Though Sappho’s ‘Brothers Poem’ contains many familiar features—an invocation to a female divinity, expressions of personal anxiety, and gnomic reflections on the human and the divine—the absence of erotic love makes it difficult to compare the Brothers Poem to other poems in Sappho’s corpus. As a result, domestic affairs, sibling affection, and ‘The Brothers’ have dominated many discussions of this new fragment. In contrast, this paper attempts to highlight a different aspect of Sappho’s poetry, namely the political, public dimension of many of Sappho’s poems, including the new Brothers Poem. Though some excellent analyses of the poem have been published or are forthcoming (Ferrari 2014, Kurke 2016, Stehle 2016), even discussions engaging with the civic world in the poem situate Sappho in the “intimate domestic sphere of the family” (Kurke 2016.5). This paper offers an original literary analysis of the poem as a whole, argues for a stronger political reading of the poem, and tentatively proposes that the political strife of archaic Mytilene is the source of the speaker’s anxiety for her family.
First, I set out in brief my approach to the issue of the poetic persona in lyric, the performance context of Sappho’s poetry, and the poet’s social status. Next, I review the evidence for a political, public reading of Sappho’s poetry, an angle of Sappho’s corpus that has received little attention (with the exception of excellent discussions in Williamson 1995.84-89, Wilson 1996.172-185, and Parker 2005). This introductory section concludes with a reevaluation of Sappho fr.5 (on hopes and fears for a brother), which has been supplemented by the recent publication of papyri from the Green Collection (Burris, Fish, and Obbink 2014).
Next, I turn to the Brothers Poem itself, to demonstrate how an alertness to political discourse can enrich our reading of the poem. I argue for a reading that divides the poem into three broad movements, in order to trace how the speaker shifts her attention from Charaxos’ survival (5-13), to the family’s prosperity (13-20), to Larichos’ maturation (21-24). Within each of these movements, specific aspects of Sappho’s language and imagery reveal a background of political strife and aristocratic apprehensions.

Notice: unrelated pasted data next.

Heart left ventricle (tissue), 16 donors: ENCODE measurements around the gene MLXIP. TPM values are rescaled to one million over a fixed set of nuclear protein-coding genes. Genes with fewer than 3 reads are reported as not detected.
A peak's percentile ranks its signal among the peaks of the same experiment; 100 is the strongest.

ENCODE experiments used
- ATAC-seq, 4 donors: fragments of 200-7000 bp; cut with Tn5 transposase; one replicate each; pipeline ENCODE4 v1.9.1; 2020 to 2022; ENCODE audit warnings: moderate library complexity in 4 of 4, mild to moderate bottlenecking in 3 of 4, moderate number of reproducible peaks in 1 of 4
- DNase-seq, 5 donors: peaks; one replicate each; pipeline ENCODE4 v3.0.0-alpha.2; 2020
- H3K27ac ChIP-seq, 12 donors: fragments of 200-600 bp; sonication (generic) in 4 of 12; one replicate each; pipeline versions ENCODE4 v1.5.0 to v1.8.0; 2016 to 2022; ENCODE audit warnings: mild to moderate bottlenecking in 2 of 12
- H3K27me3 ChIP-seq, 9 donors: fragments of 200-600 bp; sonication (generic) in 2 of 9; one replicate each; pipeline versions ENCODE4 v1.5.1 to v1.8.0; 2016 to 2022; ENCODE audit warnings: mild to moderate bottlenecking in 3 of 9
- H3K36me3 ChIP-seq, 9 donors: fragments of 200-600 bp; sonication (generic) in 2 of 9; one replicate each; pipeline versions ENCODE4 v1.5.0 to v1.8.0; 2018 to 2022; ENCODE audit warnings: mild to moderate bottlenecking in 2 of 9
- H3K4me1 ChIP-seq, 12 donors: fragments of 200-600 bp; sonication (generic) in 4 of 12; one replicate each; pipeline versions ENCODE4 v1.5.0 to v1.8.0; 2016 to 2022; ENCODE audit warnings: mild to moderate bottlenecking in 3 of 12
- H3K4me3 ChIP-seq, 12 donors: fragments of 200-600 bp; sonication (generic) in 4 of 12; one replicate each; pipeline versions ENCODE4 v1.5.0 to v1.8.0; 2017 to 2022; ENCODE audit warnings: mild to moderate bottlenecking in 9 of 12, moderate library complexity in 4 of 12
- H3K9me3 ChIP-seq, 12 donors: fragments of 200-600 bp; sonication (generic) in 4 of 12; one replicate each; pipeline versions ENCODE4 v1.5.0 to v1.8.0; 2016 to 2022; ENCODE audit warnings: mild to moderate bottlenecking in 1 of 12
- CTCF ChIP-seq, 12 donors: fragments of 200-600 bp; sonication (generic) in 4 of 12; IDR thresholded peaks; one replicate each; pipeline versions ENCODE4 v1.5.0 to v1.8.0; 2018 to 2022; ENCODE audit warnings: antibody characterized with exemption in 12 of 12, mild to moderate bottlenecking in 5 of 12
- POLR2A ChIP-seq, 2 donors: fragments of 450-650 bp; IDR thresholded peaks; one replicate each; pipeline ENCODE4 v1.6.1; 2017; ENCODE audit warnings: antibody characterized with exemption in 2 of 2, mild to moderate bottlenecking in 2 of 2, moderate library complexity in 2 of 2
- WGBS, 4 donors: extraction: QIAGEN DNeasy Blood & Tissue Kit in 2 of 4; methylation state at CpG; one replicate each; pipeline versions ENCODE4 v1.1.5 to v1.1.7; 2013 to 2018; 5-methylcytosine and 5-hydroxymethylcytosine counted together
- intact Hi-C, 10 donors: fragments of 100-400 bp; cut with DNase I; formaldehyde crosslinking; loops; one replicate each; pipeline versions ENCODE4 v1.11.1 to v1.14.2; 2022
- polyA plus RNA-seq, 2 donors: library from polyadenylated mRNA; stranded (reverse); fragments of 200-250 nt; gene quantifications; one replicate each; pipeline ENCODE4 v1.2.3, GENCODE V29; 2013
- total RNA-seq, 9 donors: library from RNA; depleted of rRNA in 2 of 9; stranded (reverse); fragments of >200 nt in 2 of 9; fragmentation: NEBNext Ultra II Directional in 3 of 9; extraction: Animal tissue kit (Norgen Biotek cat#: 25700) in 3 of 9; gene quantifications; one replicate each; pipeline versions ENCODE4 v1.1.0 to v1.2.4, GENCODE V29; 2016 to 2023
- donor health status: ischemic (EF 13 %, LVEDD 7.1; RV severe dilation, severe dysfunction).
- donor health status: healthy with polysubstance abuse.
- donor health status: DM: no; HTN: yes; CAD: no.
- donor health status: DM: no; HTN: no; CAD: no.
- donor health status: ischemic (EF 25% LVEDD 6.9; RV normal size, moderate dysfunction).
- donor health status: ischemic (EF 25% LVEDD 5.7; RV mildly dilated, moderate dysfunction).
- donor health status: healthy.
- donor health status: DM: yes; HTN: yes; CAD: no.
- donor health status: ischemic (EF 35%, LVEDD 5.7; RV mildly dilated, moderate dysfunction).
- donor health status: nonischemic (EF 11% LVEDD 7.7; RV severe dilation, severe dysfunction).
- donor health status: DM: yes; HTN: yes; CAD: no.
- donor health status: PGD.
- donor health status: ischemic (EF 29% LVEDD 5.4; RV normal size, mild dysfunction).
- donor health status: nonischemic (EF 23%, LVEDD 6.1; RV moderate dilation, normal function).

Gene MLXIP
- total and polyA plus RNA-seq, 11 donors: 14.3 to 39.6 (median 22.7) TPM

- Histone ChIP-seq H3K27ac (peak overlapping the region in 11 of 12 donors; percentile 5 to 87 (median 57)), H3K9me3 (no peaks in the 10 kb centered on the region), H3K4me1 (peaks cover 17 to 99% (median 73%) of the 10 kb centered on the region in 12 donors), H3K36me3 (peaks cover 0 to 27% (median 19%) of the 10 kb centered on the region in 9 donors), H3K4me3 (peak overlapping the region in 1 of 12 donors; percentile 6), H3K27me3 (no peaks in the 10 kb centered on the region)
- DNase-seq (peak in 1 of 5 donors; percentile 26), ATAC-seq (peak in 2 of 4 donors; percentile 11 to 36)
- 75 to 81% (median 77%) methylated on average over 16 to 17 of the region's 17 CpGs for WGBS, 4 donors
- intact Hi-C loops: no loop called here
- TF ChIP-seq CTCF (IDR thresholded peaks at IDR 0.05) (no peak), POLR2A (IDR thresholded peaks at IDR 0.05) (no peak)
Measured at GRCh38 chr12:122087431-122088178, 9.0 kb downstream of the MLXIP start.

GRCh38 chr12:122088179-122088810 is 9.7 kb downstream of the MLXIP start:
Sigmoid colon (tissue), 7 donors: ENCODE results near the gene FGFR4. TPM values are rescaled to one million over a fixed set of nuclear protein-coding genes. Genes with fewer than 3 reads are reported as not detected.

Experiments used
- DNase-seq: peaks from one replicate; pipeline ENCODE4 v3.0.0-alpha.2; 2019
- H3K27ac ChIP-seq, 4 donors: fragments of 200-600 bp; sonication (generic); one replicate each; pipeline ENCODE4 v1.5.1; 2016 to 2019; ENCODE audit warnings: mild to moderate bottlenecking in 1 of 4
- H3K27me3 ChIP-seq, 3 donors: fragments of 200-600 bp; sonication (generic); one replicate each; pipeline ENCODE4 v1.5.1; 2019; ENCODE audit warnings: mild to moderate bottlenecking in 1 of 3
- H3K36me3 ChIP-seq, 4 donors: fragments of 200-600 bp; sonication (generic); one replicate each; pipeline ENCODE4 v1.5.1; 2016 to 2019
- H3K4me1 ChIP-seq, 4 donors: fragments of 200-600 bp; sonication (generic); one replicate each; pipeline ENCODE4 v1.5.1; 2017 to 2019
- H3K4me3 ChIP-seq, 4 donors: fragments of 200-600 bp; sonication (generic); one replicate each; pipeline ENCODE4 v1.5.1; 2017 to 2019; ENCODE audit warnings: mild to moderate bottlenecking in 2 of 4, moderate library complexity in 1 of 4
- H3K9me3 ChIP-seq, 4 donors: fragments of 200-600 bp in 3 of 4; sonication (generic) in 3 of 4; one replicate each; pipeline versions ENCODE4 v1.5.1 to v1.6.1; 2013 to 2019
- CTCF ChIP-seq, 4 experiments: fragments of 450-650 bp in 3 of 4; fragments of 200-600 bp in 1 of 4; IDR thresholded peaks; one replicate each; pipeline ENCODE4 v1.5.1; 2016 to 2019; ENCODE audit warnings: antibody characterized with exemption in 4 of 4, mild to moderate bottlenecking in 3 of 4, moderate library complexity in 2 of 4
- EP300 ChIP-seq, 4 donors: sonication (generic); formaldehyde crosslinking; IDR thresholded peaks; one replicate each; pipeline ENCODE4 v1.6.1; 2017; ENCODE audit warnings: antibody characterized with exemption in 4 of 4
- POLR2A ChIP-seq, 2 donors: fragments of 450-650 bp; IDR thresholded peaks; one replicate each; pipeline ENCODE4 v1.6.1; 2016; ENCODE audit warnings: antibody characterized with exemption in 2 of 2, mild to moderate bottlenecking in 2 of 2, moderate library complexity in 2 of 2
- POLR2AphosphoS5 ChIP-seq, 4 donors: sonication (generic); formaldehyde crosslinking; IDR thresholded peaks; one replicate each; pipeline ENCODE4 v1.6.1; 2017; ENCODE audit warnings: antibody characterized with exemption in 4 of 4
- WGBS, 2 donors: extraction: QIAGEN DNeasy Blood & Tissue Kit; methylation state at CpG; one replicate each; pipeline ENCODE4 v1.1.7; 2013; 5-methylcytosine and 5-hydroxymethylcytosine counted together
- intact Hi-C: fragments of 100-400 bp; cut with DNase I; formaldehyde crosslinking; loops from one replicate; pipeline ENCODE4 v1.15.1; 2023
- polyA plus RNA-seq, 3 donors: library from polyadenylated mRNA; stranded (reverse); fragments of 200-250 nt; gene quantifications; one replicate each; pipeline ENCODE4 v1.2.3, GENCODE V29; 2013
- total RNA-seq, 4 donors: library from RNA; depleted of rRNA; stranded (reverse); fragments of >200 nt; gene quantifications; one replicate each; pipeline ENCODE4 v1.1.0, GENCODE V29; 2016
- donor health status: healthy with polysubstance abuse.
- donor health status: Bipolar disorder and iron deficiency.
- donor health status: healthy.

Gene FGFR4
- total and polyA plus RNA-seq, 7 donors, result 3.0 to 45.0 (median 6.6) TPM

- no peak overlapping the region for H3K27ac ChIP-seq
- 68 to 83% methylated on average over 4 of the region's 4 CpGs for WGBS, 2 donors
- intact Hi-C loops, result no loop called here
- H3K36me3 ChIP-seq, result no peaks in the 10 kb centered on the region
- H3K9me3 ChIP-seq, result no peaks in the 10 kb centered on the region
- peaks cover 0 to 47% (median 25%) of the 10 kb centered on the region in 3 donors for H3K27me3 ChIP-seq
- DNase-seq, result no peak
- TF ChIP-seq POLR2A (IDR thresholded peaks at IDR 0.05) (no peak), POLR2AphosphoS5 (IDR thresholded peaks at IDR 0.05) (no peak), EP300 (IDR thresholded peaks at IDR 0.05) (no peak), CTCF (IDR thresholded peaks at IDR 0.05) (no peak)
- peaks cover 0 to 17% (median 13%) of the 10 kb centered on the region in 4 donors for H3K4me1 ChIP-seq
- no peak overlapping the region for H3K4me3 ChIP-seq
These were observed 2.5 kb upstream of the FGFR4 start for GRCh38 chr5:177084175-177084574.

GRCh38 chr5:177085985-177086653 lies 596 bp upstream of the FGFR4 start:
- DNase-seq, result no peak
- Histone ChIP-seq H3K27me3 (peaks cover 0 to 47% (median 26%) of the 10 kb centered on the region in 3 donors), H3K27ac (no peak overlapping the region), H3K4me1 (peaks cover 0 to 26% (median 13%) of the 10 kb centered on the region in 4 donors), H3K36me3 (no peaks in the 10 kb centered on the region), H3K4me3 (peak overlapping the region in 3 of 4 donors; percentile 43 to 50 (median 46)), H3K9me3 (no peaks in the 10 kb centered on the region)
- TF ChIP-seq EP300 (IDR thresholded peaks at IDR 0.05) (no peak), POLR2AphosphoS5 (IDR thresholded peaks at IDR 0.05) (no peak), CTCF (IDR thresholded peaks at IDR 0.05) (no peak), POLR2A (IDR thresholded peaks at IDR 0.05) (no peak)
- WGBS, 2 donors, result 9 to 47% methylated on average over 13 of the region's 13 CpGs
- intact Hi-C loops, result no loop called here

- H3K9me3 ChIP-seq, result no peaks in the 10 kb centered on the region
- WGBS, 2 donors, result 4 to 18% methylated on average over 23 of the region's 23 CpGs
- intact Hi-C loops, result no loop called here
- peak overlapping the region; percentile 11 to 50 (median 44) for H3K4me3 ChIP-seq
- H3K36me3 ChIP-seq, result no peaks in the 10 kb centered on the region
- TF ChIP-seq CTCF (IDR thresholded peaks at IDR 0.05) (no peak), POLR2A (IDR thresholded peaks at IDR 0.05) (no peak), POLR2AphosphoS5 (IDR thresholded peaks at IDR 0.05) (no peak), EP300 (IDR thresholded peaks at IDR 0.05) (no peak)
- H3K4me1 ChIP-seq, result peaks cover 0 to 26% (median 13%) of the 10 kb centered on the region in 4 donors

In the first movement, the speaker rebukes an interlocutor and indirectly prays to Hera for the safety of Charaxos and her family (5-13). The prayer gradually emerges from a dramatic crescendo of infinitives that culminates in a wish that Charaxos returns “and finds us unscathed” (13 κἄμμ’ ἐπεύρην ἀρτέμεαϲ). A study of the rare word ἀρτεμήϲ (‘unscathed’), attested only three other times in extant archaic poetry (Il. 5.515, 7.308, and Od. 13.43), demonstrates that ἀρτεμήϲ conveys a sense of amazement and relief following extreme peril. The second movement contains reflections on the gods and reversals of fortune (13-20). Though Ferrari rightly recognizes that τὰ δ’ ἄλλα (13) signals a shift from the basic safety of her family to the family’s prosperity, the center of the poem is not merely “a more general reflection on the human condition” (Ferrari 2014.3-4). The storm metaphor (15-16) and excursus on Zeus’ supreme influence (17-20) are closely linked, through logical cues and verbal echoes, to the speaker’s decision to surrender her family’s prosperity to the gods (13-14). The speaker looks forward to a future in which, by Zeus’ goodwill, her family is prosperous again (19 μάκαρεϲ, 20 πολύολβοι). The third and final movement comprises the speaker’s hopes that Larichos will grow up to be a man one day, and thus relieve the poetic ‘we’ of their anguish (21-24). An analysis of literary parallels for the speaker’s hopes that Larichos “raises his head” (21 ϝὰν κεφάλαν ἀέρρη) and “becomes a man” (22 ἄνηρ γένηται) reveals that prosperity, political influence, and prestige are at stake. I suggest that the source of this anxiety for her family’s financial and political prosperity was Mytilene’s turbulent political scene, which drove many aristocratic families into poverty and exile, and lurks within Sappho’s storms.